Coming into my new role at CIPFA, with many challenges and options ahead for public services, we are determined to ensure that a high-class and modern finance function is at the heart of organisational capability and transformation; with a collective responsibility in all organisations, from board members through chief executives and executive teams to operational management and individual members of staff, to have the awareness and competencies to manage finances and performance and to strive for improvement and optimising resources.
Good financial management is vital to the success of all organisations. It underpins sound decision making, drives accountability, improves understanding and enables businesses of all kinds to manage their risks. Financial management covers the range of processes from strategic advice on resource allocation to routine activities.
That is why it’s critical the CFO is a key member of any leadership team at an appropriately senior level, holding others to account, advising on and implementing strategic resource decisions, and critically keeping an eye on and upholding the public interest and long-term sustainability of the organisation. Of course, local circumstances sometimes mean that CFOs often have other responsibilities for resource functions, leading service transformation programmes and even managing mainstream services; but at the heart of the job is ensuring both a sound and imaginative use of resources.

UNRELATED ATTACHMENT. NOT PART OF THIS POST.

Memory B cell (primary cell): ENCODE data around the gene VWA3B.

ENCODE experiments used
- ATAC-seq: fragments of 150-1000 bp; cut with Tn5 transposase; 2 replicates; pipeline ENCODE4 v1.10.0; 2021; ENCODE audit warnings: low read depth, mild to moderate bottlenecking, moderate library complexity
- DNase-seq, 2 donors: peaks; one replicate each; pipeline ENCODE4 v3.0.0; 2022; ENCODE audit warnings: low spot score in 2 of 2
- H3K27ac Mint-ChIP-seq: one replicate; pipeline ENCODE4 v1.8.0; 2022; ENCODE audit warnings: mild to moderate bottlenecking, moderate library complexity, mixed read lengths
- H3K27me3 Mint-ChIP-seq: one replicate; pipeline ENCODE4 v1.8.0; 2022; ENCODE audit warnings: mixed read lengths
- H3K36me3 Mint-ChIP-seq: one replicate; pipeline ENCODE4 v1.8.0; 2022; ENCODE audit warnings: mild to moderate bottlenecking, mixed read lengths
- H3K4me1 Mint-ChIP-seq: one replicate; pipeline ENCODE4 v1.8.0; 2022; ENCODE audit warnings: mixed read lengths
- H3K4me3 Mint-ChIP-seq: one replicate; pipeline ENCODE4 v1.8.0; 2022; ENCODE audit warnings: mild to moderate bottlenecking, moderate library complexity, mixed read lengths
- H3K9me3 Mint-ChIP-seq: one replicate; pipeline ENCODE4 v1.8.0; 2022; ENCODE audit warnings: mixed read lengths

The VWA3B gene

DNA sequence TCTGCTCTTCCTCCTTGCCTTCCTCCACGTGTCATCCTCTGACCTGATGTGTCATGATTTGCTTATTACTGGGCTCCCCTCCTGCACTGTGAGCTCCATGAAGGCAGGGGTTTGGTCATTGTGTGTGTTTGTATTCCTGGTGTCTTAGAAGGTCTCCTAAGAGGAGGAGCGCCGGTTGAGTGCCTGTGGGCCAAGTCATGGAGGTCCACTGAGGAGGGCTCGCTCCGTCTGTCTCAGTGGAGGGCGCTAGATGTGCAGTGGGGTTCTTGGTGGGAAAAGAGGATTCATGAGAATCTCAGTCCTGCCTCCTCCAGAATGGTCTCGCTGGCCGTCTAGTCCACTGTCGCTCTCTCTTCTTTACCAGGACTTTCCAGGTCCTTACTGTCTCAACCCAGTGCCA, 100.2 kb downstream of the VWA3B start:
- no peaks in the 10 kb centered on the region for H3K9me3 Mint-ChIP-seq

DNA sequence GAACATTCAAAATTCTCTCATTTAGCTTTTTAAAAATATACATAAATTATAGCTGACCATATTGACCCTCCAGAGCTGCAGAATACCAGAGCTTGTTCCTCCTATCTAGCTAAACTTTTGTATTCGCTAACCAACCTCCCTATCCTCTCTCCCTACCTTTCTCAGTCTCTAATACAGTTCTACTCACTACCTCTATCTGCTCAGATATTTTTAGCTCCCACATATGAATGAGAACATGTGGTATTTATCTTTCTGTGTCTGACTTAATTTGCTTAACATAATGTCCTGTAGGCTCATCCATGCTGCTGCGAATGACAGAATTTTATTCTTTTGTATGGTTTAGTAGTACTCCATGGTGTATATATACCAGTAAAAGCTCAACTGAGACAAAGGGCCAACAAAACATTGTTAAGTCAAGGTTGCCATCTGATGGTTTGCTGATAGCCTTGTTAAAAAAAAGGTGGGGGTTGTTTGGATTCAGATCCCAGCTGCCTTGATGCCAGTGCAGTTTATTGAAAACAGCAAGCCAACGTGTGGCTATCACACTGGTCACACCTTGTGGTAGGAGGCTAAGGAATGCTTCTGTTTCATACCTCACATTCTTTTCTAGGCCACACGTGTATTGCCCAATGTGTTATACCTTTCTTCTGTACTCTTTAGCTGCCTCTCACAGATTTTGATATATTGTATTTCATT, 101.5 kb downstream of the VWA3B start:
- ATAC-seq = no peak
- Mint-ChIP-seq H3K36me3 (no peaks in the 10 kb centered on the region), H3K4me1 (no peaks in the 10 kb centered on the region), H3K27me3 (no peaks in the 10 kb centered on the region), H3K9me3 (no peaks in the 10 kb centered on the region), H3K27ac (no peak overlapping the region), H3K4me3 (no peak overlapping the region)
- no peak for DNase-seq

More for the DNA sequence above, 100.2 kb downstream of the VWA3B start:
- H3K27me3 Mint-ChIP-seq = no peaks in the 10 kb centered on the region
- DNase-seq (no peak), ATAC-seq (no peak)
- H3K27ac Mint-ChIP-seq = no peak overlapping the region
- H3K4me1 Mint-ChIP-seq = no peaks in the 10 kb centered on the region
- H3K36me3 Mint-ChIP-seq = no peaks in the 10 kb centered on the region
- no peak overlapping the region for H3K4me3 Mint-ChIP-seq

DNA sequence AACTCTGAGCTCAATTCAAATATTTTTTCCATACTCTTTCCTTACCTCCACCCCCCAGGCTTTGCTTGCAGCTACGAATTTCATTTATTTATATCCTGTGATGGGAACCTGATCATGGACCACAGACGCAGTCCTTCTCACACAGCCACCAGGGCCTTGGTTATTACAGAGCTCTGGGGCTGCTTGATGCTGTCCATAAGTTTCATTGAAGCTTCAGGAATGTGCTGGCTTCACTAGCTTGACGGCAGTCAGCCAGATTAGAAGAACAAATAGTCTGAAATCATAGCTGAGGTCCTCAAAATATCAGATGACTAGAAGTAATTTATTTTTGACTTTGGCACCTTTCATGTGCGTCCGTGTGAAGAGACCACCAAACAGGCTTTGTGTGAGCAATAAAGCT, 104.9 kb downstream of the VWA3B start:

So what is the direction for the finance role? The finance function of the future must seek to be:
- an innovator – exploring ways in which we can get more from the public purse;
- a business partner – helping influence strategy and business outcomes and collaborating with other leaders in the organisation to deliver their policies;
- a steward – safeguarding increasingly scarce resources, maintaining good governance and giving reliable account;
- and, finally, a provider and commissioner – maintaining robust financial operations and processes, providing technical expertise from within and by commissioning outside.
When speaking to public sector leaders in the run up to taking on the CIPFA role I’ve been struck by how important these four dynamics have become for organisations that are looking to reinvent themselves and not just sit out this period of austerity in the hope that plentiful resources will simply come back – they won’t, at least not in our professional lifetimes.